Ján Budaj, an MP for Ordinary People and Independent Personalities-NOVA (OĽaNO-NOVA), plans once again to come up with a proposal to scrap the so-called Mečiar’s amnesties issued by the acting president Vladimír Mečiar back in 1998, the TASR newswire reported.
Also President Andrej Kiska, former president Kovač’s advisor Pavol Demeš and the ex-president's step brother and historian Dušan Kováč called on politicians to scrap the amnesties during their speeches at the ex-president's funeral on October 13.
"We cannot talk about respect for law, justice, our own republic with clear conscience if actors of state-organised crimes are protected by an amnesty which makes it impossible that they will face court,” Kiska said in his funeral speech.
The MP is offering his colleagues, especially opposition ones, the opportunity to submit the proposal jointly with him.
“Nobody else, but MPs have a chance of putting the story to bed,” said Budaj in the press conference held in the parliament on October 12, as quoted by TASR. “Let’s remove this stain.”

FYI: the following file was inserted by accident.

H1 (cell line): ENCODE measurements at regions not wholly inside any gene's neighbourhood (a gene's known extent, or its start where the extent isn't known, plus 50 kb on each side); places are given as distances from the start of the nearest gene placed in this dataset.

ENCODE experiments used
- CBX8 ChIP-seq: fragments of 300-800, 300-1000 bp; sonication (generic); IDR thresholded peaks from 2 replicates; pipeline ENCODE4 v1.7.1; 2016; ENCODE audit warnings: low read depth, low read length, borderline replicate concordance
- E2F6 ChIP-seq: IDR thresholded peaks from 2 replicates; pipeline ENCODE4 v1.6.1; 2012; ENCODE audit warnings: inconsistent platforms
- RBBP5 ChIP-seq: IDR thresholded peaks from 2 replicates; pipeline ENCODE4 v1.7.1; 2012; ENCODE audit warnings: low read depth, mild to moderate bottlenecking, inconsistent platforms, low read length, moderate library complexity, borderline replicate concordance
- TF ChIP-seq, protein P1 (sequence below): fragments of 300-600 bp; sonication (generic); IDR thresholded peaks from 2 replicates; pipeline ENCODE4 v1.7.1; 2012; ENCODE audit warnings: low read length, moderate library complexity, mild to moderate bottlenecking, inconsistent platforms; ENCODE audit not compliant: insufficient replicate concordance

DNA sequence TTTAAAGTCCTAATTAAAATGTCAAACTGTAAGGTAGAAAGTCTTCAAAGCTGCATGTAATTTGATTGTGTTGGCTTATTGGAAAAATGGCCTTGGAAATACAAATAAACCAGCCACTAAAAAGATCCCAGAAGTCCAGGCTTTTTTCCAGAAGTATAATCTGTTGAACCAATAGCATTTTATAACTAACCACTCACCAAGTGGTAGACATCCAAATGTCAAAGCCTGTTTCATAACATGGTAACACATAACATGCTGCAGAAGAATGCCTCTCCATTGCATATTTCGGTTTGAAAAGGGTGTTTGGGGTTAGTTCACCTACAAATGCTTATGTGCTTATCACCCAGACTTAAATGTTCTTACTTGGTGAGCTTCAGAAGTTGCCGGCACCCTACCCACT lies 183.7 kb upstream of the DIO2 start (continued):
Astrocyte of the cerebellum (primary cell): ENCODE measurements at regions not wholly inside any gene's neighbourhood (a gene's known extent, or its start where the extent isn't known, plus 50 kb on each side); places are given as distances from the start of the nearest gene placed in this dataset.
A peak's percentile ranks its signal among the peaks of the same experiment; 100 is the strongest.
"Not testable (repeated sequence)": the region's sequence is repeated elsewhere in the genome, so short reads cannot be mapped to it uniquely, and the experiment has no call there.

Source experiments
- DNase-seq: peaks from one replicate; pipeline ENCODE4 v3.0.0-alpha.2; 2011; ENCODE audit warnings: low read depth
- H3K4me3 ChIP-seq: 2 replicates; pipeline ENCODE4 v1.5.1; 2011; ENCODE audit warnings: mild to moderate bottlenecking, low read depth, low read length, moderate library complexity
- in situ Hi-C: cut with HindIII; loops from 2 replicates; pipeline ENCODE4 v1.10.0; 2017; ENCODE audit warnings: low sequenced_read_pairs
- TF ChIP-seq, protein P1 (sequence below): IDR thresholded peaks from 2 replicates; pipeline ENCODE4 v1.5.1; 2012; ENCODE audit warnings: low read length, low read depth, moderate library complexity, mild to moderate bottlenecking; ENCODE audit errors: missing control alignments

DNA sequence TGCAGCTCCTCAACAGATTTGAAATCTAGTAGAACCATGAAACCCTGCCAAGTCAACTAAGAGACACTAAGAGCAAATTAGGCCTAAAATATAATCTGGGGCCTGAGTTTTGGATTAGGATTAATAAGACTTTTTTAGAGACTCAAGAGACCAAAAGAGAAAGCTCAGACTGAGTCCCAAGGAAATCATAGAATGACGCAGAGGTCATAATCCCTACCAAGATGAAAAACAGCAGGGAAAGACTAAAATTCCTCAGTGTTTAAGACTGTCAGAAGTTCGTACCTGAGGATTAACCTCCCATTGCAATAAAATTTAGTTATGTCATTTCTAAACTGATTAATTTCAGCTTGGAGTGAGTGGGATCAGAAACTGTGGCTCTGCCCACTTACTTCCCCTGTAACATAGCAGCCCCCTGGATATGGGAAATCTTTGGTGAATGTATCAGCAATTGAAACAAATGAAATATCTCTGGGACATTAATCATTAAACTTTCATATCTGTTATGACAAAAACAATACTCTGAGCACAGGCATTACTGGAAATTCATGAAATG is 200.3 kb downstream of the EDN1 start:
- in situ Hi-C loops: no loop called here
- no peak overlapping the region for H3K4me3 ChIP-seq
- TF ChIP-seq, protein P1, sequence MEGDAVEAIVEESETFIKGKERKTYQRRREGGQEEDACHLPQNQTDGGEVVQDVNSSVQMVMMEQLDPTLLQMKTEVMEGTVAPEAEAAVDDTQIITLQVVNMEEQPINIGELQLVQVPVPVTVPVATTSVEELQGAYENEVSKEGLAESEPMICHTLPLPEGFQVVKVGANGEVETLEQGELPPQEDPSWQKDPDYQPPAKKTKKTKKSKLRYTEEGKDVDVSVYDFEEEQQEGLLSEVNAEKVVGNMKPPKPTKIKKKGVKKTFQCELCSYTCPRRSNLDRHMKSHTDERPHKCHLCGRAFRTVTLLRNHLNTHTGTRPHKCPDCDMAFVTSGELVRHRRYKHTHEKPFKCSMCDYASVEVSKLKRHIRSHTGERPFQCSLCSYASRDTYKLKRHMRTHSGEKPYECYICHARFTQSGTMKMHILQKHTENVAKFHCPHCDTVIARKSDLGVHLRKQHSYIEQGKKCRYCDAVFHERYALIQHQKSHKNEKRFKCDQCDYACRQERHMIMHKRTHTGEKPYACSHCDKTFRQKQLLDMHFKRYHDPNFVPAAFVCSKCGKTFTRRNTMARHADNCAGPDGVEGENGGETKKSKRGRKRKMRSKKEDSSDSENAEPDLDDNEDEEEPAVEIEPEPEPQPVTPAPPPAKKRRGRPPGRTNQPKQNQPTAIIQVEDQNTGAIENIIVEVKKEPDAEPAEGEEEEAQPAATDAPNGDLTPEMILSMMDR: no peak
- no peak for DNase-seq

If Budaj and his colleagues submit the proposal, the parliament will deal with the amnesties for the sixth time. The amnesties came into existence with respect to the kidnapping of late ex-president Michal Kováč’s son Michal Kováč junior in 1995 and to the murder of Robert Remiáš in 1996, which is allegedly linked to the kidnapping case, TASR wrote.
While there is a lingering suspicion that the Slovak Intelligence Service (SIS) led by Ivan Lexa at the time participated in this crime, Budaj is of the opinion that the amnesties suppressed the principles of the rule of law.
“This decision was not motivated by efforts to meet the public interest, but by Mečiar’s unwillingness to investigate the kidnapping of Michal Kováč junior and other related crimes,” said Budaj, as cited by TASR.
The now non-parliamentary Christian Democratic Movement (KDH) has sought the abolition of Mečiar’s amnesties for years. However, the opposition lacked support from the ruling Smer-SD party for its proposal. Prime Minister and Smer-SD leader Robert Fico has stated that the amnesties are amoral, but that they cannot be scrapped legally.
Budaj believes that there could be enough MPs to greenlight an investigation into the kidnapping of Kováč junior and Remiáš’s murder. In order to scrap Mečiar’s amnesties, he would need the support of at least 90 out of the 150 MPs, TASR reported.
13. Oct 2016 at 22:10 | Compiled by Spectator staff